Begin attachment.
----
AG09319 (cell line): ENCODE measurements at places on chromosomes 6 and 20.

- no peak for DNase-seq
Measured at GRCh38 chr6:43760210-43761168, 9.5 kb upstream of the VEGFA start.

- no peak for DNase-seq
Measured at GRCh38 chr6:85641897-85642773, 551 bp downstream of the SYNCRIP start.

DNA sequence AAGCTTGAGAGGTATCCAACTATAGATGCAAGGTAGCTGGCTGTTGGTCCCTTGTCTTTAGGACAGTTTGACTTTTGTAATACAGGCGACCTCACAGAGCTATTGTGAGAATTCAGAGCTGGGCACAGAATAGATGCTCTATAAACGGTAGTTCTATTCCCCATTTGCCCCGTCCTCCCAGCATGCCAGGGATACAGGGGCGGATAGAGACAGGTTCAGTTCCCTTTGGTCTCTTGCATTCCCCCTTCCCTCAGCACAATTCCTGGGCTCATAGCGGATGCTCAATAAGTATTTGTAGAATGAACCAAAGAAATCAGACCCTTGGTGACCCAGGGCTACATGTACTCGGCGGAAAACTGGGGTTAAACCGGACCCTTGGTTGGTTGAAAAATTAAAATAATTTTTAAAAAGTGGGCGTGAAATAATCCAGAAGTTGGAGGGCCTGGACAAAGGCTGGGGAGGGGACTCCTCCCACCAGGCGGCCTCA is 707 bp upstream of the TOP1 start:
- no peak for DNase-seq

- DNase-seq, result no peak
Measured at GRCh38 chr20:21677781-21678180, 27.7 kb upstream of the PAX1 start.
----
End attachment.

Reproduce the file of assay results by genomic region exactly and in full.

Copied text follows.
AG09319 (cell line): ENCODE measurements at places on chromosomes 6 and 20.

- no peak for DNase-seq
Measured at GRCh38 chr6:43760210-43761168, 9.5 kb upstream of the VEGFA start.

- no peak for DNase-seq
Measured at GRCh38 chr6:85641897-85642773, 551 bp downstream of the SYNCRIP start.

DNA sequence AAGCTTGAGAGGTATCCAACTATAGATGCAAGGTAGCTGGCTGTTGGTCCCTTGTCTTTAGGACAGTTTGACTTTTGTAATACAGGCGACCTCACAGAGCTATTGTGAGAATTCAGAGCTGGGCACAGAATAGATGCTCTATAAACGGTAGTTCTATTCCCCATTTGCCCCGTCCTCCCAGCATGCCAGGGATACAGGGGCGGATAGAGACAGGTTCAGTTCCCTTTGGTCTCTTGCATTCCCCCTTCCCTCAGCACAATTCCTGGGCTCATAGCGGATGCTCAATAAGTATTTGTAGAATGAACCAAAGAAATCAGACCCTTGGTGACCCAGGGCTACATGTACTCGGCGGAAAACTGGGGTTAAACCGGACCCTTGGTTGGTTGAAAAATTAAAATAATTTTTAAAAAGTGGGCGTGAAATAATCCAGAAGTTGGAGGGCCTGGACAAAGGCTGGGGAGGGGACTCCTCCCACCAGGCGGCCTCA is 707 bp upstream of the TOP1 start:
- no peak for DNase-seq

- DNase-seq, result no peak
Measured at GRCh38 chr20:21677781-21678180, 27.7 kb upstream of the PAX1 start.